_{2}) volume fraction percentage and lubricant types; the test-case is simulated under 7 kN specific load.

**Figure 11.**Variation in dissipation power in kW as a function of rotational speed for different nanoparticle (TiO

_{2}) volume fraction percentage and lubricant types; the test-case is simulated under 7 kN specific load.

Parameter | Value | Unit | Description |
---|---|---|---|

Number of pads | 6 | - | Number of pads |

R | 0.03 | M | Journal radius |

T | 0.051 | M | Solid thickness |

H | 0.05 | M | Journal height |

c | 0.00003 | M | Clearance between the journal and the bearing |

Lubricant | $\rho \left(kg/{m}^{3}\right)$ | 855 |

${\lambda}_{f}\left(\frac{W}{mK}\right)$ | 0.13 | |

${\mathrm{C}}_{Pf}\left(\frac{J}{kgK}\right)$ | 2035 | |

Solid | ${\rho}_{s}\left(kg/{m}^{3}\right)$ | 7800 |

${\lambda}_{s}\left(\frac{W}{mK}\right)$ | 47 | |

${\mathrm{C}}_{Ps}\left(\frac{J}{kgK}\right)$ | 434 |

Domain | Position | Boundary Condition |
---|---|---|

Pad | ||

Top (Fluid-Solid interface) | Continuity of heat flux and temperature | |

Bottom/ Outer surface/ Inner surface | $\left\{\begin{array}{c}{a}_{conv}=100\frac{W}{{m}^{2}K}\\ {T}_{feed}=50\xb0C\\ {Q}_{feed}=0.00025{m}^{3}/s\end{array}\right.$ | |

Inlet Side/Outlet Side | Adiabatic | |

Fluid | ||

Inlet/Inner side | Zero relative pressure, $\frac{\partial V}{\partial n}=\frac{\partial T}{\partial n}=0$ | |

Outer side/Outlet | Zero relative pressure, $\frac{\partial V}{\partial n}=\frac{\partial T}{\partial n}=0$ |

**Table 4.**Different mesh resolution and correspondence relative error percentage with respect to exact solution.

Mesh Resolution | Number of Elements | Relative Percent Error in Pressure Calculation |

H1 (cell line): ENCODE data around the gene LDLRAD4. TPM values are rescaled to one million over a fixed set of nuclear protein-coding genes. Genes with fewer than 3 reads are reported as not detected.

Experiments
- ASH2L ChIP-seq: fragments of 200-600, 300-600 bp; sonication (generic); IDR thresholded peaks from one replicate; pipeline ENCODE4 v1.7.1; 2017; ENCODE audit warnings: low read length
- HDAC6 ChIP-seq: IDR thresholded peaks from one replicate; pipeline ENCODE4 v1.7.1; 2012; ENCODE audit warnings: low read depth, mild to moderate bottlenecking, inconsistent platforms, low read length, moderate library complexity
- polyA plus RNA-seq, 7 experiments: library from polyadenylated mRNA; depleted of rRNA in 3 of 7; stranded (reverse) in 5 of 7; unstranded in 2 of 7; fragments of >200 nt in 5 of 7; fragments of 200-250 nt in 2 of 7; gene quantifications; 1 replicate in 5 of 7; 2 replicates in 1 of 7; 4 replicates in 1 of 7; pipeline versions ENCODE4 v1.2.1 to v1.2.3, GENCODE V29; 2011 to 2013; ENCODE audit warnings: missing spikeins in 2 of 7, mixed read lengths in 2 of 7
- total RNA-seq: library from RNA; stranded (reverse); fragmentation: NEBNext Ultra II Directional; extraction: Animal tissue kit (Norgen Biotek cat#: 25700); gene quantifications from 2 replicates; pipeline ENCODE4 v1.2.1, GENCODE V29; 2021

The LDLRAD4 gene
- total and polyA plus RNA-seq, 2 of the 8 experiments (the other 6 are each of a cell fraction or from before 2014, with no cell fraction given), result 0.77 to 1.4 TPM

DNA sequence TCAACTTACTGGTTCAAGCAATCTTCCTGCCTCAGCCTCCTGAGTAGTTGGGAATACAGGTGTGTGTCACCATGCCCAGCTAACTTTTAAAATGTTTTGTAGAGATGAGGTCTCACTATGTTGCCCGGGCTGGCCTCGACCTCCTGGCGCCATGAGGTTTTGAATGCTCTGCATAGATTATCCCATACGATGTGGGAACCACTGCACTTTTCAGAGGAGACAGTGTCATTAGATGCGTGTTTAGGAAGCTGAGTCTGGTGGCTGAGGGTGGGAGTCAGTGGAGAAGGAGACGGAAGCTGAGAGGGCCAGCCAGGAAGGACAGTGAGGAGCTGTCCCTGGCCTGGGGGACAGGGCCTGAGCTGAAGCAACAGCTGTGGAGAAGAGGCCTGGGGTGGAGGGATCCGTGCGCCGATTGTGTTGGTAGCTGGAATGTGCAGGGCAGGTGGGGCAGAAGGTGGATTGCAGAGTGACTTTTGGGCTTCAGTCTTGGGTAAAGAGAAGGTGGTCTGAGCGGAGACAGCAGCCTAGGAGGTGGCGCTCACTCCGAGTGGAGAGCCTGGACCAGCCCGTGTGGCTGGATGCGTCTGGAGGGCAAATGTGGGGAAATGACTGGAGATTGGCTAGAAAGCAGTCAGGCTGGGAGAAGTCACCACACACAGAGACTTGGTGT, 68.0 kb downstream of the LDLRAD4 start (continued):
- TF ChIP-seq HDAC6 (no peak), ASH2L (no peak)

---|---|---|

Coarser | 64 | 183.22 |

Coarse | 276 | 78.4 |

Normal | 812 | 18.66 |

Fine | 1180 | 2.17 |

Finer | 5724 | 0.53 |

Extremely fine (Exact) | 16,212 | 0 |

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## Share and Cite

**MDPI and ACS Style**

Abdollahzadeh Jamalabadi, M.Y.; Alamian, R.; Yan, W.-M.; Li, L.K.B.; Leveneur, S.; Safdari Shadloo, M.
Effects of Nanoparticle Enhanced Lubricant Films in Thermal Design of Plain Journal Bearings at High Reynolds Numbers. *Symmetry* **2019**, *11*, 1353.
https://doi.org/10.3390/sym11111353

**AMA Style**

Abdollahzadeh Jamalabadi MY, Alamian R, Yan W-M, Li LKB, Leveneur S, Safdari Shadloo M.
Effects of Nanoparticle Enhanced Lubricant Films in Thermal Design of Plain Journal Bearings at High Reynolds Numbers. *Symmetry*. 2019; 11(11):1353.
https://doi.org/10.3390/sym11111353

**Chicago/Turabian Style**

Abdollahzadeh Jamalabadi, Mohammad Yaghoub, Rezvan Alamian, Wei-Mon Yan, Larry K. B. Li, Sébastien Leveneur, and Mostafa Safdari Shadloo.
2019. "Effects of Nanoparticle Enhanced Lubricant Films in Thermal Design of Plain Journal Bearings at High Reynolds Numbers" *Symmetry* 11, no. 11: 1353.
https://doi.org/10.3390/sym11111353